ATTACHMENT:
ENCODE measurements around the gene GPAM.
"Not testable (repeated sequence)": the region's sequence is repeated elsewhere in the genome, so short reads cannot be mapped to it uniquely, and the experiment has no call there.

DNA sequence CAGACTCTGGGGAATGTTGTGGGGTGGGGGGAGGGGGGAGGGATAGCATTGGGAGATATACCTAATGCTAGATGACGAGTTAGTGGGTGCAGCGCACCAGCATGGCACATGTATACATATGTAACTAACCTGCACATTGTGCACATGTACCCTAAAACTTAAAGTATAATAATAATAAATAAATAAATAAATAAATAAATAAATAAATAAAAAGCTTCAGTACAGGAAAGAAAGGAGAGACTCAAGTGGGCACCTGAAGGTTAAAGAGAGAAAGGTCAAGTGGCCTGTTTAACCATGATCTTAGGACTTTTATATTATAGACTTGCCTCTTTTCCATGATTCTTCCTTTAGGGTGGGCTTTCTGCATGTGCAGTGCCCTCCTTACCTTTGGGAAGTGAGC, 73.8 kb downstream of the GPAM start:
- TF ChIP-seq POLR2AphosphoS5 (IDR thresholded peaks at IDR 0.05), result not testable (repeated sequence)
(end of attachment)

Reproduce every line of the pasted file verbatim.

ENCODE measurements around the gene GPAM.
"Not testable (repeated sequence)": the region's sequence is repeated elsewhere in the genome, so short reads cannot be mapped to it uniquely, and the experiment has no call there.

DNA sequence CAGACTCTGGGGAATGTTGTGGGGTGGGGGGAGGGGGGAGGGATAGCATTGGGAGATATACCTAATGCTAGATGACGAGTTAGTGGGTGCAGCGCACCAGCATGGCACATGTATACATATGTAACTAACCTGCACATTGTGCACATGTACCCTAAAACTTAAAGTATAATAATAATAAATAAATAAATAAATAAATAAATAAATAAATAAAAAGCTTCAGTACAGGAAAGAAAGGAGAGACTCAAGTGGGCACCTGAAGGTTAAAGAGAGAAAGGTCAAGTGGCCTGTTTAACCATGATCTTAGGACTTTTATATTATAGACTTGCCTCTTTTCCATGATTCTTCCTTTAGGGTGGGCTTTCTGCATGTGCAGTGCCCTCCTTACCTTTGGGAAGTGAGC, 73.8 kb downstream of the GPAM start:
- TF ChIP-seq POLR2AphosphoS5 (IDR thresholded peaks at IDR 0.05), result not testable (repeated sequence)